Wild enough?

Posted by Ken Campbell August 21, 2012 0 Comment 899 views
There is a move afoot to enshrine 126,554 acres of Olympic land as wilderness, effectively closing them off from further development in the years ahead. Many of the specific areas that make up the total are located along rivers and streams throughout the Olympic Peninsula, and the added protection will help to ensure that the waterways remain clean and wild. In fact, the legislation would create 19 new “Wild and Scenic” rivers, essentially removing them from any future mining, logging, drilling and damming. 
Two things: First, I am pleasantly amazed that there are still 126,000+ acres of potential wilderness left out there to protect. And second, I am equally amazed (although not so pleasantly), that there are those who would oppose the idea of giving the still-wild areas all the legal protection we can. If there is a way to enhance the prospects of keeping the peninsula as wild as possible, we would be fools not to do so. 
I drive the back roads of the Olympic Peninsula on a regular basis. I see the signs out in the yards and pastures, along the fence lines and on the barns, that either support or oppose the idea of Wild Olympics legislation. In my heart and in my head, I understand the idea of wanting to conserve what remains. I do not understand the notion that we have enough wilderness already – some might even say we have too much – and that we need more places left open for future development. But there are those who would argue that this is precisely the case, hard as it may be for me to comprehend.
I have struggled with airing political points of view since I began writing this blog; it is, after all, a writer’s notebook for me, not a platform from which to advocate one thing or another. I am aware that there are those who read what I write who may not agree with my view on certain subjects and I have tried, overall, to be inclusive rather than partisan. The thing here is, other than money and the chance that someone may be able to squeeze a dime or two out of the resources that still stand out there, there’s no reason not to support the further increase of protected Olympic land and water. That’s not a political observation, or it shouldn’t be anyway.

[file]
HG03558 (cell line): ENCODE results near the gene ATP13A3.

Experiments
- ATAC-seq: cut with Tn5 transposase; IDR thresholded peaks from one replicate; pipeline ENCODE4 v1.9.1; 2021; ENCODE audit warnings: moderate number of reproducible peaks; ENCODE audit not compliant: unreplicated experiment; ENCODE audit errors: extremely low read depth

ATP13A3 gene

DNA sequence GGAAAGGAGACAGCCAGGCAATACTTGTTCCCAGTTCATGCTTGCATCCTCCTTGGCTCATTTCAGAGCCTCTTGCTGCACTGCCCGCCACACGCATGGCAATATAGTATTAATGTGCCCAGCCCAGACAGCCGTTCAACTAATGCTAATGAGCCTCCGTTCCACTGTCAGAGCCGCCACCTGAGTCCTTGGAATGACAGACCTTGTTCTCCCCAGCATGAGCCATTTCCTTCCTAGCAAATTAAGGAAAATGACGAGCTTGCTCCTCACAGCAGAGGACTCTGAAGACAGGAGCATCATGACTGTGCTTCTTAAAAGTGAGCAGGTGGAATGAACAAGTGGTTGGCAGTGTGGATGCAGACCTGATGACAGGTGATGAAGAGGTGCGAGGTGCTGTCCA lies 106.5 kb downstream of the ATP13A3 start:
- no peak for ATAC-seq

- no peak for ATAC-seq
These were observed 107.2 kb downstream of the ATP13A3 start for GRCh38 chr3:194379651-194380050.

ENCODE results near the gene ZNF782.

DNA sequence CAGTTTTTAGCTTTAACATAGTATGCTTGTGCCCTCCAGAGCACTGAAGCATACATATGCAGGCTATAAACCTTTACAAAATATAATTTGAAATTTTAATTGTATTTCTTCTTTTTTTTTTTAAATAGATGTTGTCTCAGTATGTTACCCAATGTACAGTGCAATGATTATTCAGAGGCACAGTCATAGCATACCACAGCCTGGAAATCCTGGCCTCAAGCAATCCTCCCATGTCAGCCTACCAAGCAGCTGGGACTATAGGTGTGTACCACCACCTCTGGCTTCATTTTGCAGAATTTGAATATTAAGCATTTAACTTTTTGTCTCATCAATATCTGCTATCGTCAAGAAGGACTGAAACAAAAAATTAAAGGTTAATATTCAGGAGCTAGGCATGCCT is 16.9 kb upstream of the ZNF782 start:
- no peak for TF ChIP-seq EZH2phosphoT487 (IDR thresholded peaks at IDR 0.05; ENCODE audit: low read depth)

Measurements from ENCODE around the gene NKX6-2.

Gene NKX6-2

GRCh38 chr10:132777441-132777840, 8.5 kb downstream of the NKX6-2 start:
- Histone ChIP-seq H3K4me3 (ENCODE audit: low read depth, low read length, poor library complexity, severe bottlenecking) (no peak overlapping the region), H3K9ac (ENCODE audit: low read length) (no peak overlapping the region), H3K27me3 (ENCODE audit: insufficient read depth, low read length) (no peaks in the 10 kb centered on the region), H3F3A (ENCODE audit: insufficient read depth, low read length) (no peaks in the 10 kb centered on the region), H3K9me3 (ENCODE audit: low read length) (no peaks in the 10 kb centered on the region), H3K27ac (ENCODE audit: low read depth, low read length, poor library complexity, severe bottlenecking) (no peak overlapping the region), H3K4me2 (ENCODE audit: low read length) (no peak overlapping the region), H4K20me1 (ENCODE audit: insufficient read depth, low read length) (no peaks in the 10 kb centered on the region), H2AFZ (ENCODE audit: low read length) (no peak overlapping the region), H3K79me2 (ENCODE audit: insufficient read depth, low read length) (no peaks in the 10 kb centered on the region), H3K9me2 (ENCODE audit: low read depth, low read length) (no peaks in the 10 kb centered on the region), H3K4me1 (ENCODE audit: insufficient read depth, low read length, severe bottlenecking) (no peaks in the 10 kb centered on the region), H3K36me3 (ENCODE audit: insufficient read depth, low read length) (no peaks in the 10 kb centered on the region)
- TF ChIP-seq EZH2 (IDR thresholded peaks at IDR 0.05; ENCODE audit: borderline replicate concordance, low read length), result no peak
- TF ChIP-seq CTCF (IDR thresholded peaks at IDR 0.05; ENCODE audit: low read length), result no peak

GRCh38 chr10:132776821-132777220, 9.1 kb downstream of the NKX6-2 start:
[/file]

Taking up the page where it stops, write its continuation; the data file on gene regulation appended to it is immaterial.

The name for this blog came from a Murray Morgan quote describing the Olympic Peninsula as the last wilderness remaining in the United States. Whether that is still true or not is not the issue. What I do know, beyond any doubt, is that once it’s gone, it doesn’t come back. We, as a culture, as a society, need to understand that there are things we can do and things we cannot. We should not destroy what we do not know how to create.

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